Sah represents a lot of firsts. My first professional gig, my first Queer character since coming out and the first ever regular non-binary, transgender character on Casualty.
As a kid – actually, as a kid, teen and adult – my favourite characters in any and all media were silly boys that were kind of the odd one out.
I have always loved Tolkien’s work because although the characters are predominantly male, which is not how people perceived me when I was younger, I realised that I saw myself in the Hobbits.
I never felt under-represented in media because I unknowingly related to these very Queer-coded male characters that aligned with what I would later discover to be my gender identity.
I play Dungeons and Dragons too, and the last character I played before realising I was trans and non-binary was a Changeling boy, a shapeshifter, someone who could become whatever they wanted on any given day. A very telling choice, in hindsight.
Fantasy storytelling, especially improvisational stuff like D&D, has always given me a safe space to explore my identity through characters based on parts of my personality, whether I was aware of it or not.
These days, I find myself auditioning pretty much exclusively for male and non-binary roles.
My child self who would run around with no shoes on, pretending to be Bilbo Baggins while trying not to step on any bees, would feel such unbridled joy to know that just a few weeks ago, I was in an audition room alongside predominantly cis men, all of us vying for the same role in one of the most affirming experiences of my life so far.
Sah is really interesting for me to play for a number of reasons. I think that I’ve figured out more about my Queer identity than they have when you meet them in the show.
I am familiar and comfy with my sexuality and I’m uncovering new parts of my gender identity at a rapid pace. I am non-binary and also transmasculine, which means that I consider myself to lean more towards masculinity. I’m more Boy than anything else, but still not a man.
It’s incredibly validating to have been cast in this role, as the character was written before their Queer identity was decided.
There was a brief discussion in my recall audition about my Queer identity and the character was moulded around that once I had been cast.
Sah wasn’t non-binary until I came along, which goes to show that Casualty weren’t just ticking a diversity box when they hired a non-binary actor, which is super affirming.
In my head, Sah’s gender identity isn’t as solid or realised as mine is, probably because they just haven’t had the time or brainspace to consider or explore it more than they already have.
I’m not actually sure that Sah’s gender expression is the same as mine, I’m kind of figuring it out along the way, just like they are. In terms of sexuality, who can say what Sah has got going on. You’ll have to keep watching!
I am very fortunate to have outrageously supportive family and friends, but Sah hasn’t always had the luxury.
We’ve heard in their words how their childhood bully made them too afraid to come out when they wanted and they’re deadnamed on a birthday card in a recent episode.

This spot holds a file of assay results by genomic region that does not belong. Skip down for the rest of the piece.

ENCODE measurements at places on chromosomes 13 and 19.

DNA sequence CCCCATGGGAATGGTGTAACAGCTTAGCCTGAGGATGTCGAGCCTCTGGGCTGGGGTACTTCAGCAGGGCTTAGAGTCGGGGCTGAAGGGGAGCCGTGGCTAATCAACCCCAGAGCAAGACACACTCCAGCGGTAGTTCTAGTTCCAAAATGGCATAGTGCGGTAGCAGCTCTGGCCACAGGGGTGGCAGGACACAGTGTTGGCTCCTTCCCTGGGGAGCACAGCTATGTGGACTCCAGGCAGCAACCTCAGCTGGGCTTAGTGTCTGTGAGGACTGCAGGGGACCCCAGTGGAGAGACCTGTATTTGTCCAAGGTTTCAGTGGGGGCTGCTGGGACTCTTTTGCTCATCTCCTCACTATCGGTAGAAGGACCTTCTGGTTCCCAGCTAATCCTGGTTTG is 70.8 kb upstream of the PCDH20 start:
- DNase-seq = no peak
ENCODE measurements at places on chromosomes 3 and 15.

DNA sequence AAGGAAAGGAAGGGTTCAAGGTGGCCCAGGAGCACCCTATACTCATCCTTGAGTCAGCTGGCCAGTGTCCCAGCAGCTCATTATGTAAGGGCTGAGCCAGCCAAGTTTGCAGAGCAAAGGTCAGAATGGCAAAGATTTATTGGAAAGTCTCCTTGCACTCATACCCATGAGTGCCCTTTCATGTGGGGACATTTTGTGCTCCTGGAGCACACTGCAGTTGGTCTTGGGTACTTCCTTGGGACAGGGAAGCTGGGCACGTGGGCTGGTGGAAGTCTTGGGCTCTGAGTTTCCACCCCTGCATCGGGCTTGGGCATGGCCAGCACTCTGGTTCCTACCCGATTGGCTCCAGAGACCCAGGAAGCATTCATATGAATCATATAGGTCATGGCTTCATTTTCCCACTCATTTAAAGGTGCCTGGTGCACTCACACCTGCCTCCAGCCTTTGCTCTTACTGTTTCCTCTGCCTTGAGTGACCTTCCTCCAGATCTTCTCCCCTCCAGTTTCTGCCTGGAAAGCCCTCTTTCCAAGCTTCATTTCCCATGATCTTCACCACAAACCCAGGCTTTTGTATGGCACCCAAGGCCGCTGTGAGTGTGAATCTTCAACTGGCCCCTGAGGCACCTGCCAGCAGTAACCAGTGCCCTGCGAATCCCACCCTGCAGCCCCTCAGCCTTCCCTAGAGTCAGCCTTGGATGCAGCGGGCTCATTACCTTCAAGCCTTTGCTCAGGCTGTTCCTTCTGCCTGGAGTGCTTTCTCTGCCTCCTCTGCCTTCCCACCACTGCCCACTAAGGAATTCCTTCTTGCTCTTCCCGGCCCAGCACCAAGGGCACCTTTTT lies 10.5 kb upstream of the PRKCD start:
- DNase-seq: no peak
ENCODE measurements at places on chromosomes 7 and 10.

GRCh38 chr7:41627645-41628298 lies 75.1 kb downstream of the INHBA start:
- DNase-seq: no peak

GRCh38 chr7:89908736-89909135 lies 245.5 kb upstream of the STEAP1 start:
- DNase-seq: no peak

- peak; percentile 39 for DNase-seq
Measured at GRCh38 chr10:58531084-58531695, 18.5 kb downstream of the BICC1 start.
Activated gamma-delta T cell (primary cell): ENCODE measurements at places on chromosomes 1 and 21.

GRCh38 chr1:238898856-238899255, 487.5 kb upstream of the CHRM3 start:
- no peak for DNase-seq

Not all the characters in the show are accepting of Sah, which is completely true to life and may be surprising to some people who haven’t experienced it for themselves.
For example, Willow, a patient that Sah and Iain look after in the episode ‘Dark Room’, says ‘you’d be pretty if you didn’t pretend to be a boy’ and ‘at least you won’t have to worry about having children’.
Shocking statements, but things that I, and other trans and queer folks, hear on the daily. However painful it is to hear, it’s important to keep these moments in the show to display what we’re dealing with and what kind of behaviour is unacceptable.
This year will be my first Pride month as an openly trans, queer person in the public eye.
As you can probably imagine, the number of difficult conversations I’ve been having with people has increased significantly, along with the amount of self-care I need.
However, it’s astonishing how many people have reached out to say that they feel seen, represented, emboldened, affirmed, comforted by Sah and their journey.
Queer representation in the media has become part of the self-care routine of many Queer viewers, including myself, and I am honoured to become part of the network that supports and uplifts those who may need it.
Metro.co.uk celebrates 50 years of Pride
This year marks 50 years of Pride, so it seems only fitting that Metro.co.uk goes above and beyond in our ongoing LGBTQ+ support, through a wealth of content that not only celebrates all things Pride, but also share stories, take time to reflect and raises awareness for the community this Pride Month.
MORE: Find all of Metro.co.uk’s Pride coverage right here
And we’ve got some great names on board to help us, too. From a list of famous guest editors taking over the site for a week that includes Rob Rinder, Nicola Adams, Peter Tatchell, Kimberly Hart-Simpson, John Whaite, Anna Richardson and Dr Ranj, we’ll also have the likes Sir Ian McKellen and Drag Race stars The Vivienne, Lawrence Chaney and Tia Kofi offering their insights.
During Pride Month, which runs from 1 – 30 June, Metro.co.uk will also be supporting Kyiv Pride, a Ukrainian charity forced to work harder than ever to protect the rights of the LGBTQ+ community during times of conflict. To find out more about their work, and what you can do to support them, click here.
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